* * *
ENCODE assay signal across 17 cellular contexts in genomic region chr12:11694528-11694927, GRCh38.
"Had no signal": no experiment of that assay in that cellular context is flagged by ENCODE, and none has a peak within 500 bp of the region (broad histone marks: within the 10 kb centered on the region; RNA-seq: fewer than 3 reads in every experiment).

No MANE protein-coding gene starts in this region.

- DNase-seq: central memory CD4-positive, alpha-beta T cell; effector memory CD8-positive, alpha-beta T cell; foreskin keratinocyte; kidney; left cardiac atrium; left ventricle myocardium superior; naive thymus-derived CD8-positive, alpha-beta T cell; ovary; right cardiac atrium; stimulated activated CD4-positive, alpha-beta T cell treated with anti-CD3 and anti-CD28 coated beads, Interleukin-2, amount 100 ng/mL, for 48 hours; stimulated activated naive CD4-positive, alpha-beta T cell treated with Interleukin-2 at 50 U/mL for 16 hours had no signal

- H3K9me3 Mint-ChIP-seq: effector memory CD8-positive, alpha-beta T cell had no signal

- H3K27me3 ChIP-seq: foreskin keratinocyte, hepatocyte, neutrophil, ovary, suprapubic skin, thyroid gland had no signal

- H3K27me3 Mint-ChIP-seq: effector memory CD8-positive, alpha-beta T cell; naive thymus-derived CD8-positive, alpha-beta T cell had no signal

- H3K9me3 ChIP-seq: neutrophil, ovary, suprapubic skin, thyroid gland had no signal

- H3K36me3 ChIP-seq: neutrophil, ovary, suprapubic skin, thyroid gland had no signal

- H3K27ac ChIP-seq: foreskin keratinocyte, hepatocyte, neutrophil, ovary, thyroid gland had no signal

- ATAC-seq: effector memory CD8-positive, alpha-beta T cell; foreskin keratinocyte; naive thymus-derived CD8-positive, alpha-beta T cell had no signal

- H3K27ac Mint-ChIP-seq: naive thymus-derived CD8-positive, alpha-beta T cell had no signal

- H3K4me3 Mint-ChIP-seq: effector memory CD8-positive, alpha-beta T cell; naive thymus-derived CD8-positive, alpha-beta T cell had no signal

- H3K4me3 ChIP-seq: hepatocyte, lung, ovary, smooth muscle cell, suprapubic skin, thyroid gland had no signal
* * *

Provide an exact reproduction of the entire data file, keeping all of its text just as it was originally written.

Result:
ENCODE assay signal across 17 cellular contexts in genomic region chr12:11694528-11694927, GRCh38.
"Had no signal": no experiment of that assay in that cellular context is flagged by ENCODE, and none has a peak within 500 bp of the region (broad histone marks: within the 10 kb centered on the region; RNA-seq: fewer than 3 reads in every experiment).

No MANE protein-coding gene starts in this region.

- DNase-seq: central memory CD4-positive, alpha-beta T cell; effector memory CD8-positive, alpha-beta T cell; foreskin keratinocyte; kidney; left cardiac atrium; left ventricle myocardium superior; naive thymus-derived CD8-positive, alpha-beta T cell; ovary; right cardiac atrium; stimulated activated CD4-positive, alpha-beta T cell treated with anti-CD3 and anti-CD28 coated beads, Interleukin-2, amount 100 ng/mL, for 48 hours; stimulated activated naive CD4-positive, alpha-beta T cell treated with Interleukin-2 at 50 U/mL for 16 hours had no signal

- H3K9me3 Mint-ChIP-seq: effector memory CD8-positive, alpha-beta T cell had no signal

- H3K27me3 ChIP-seq: foreskin keratinocyte, hepatocyte, neutrophil, ovary, suprapubic skin, thyroid gland had no signal

- H3K27me3 Mint-ChIP-seq: effector memory CD8-positive, alpha-beta T cell; naive thymus-derived CD8-positive, alpha-beta T cell had no signal

- H3K9me3 ChIP-seq: neutrophil, ovary, suprapubic skin, thyroid gland had no signal

- H3K36me3 ChIP-seq: neutrophil, ovary, suprapubic skin, thyroid gland had no signal

- H3K27ac ChIP-seq: foreskin keratinocyte, hepatocyte, neutrophil, ovary, thyroid gland had no signal

- ATAC-seq: effector memory CD8-positive, alpha-beta T cell; foreskin keratinocyte; naive thymus-derived CD8-positive, alpha-beta T cell had no signal

- H3K27ac Mint-ChIP-seq: naive thymus-derived CD8-positive, alpha-beta T cell had no signal

- H3K4me3 Mint-ChIP-seq: effector memory CD8-positive, alpha-beta T cell; naive thymus-derived CD8-positive, alpha-beta T cell had no signal

- H3K4me3 ChIP-seq: hepatocyte, lung, ovary, smooth muscle cell, suprapubic skin, thyroid gland had no signal